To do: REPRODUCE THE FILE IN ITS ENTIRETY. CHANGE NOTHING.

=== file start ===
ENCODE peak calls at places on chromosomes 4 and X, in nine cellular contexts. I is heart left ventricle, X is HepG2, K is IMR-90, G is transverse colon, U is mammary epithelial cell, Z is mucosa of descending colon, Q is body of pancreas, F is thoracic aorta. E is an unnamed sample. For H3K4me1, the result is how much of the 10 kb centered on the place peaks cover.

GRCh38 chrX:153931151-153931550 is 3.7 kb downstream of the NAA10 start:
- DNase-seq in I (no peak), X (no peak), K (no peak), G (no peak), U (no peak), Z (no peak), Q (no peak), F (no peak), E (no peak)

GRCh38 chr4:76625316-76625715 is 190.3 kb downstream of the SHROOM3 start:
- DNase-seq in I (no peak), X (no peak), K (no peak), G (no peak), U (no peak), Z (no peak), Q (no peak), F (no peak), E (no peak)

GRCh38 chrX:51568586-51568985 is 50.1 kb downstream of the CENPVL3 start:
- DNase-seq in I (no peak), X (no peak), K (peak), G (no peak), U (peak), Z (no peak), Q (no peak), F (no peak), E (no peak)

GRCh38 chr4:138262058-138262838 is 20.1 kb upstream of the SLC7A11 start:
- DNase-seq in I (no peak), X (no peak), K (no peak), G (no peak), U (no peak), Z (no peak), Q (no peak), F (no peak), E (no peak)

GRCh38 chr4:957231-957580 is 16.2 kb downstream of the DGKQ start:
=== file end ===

ENCODE peak calls at places on chromosomes 4 and X, in nine cellular contexts. I is heart left ventricle, X is HepG2, K is IMR-90, G is transverse colon, U is mammary epithelial cell, Z is mucosa of descending colon, Q is body of pancreas, F is thoracic aorta. E is an unnamed sample. For H3K4me1, the result is how much of the 10 kb centered on the place peaks cover.

GRCh38 chrX:153931151-153931550 is 3.7 kb downstream of the NAA10 start:
- DNase-seq in I (no peak), X (no peak), K (no peak), G (no peak), U (no peak), Z (no peak), Q (no peak), F (no peak), E (no peak)

GRCh38 chr4:76625316-76625715 is 190.3 kb downstream of the SHROOM3 start:
- DNase-seq in I (no peak), X (no peak), K (no peak), G (no peak), U (no peak), Z (no peak), Q (no peak), F (no peak), E (no peak)

GRCh38 chrX:51568586-51568985 is 50.1 kb downstream of the CENPVL3 start:
- DNase-seq in I (no peak), X (no peak), K (peak), G (no peak), U (peak), Z (no peak), Q (no peak), F (no peak), E (no peak)

GRCh38 chr4:138262058-138262838 is 20.1 kb upstream of the SLC7A11 start:
- DNase-seq in I (no peak), X (no peak), K (no peak), G (no peak), U (no peak), Z (no peak), Q (no peak), F (no peak), E (no peak)

GRCh38 chr4:957231-957580 is 16.2 kb downstream of the DGKQ start: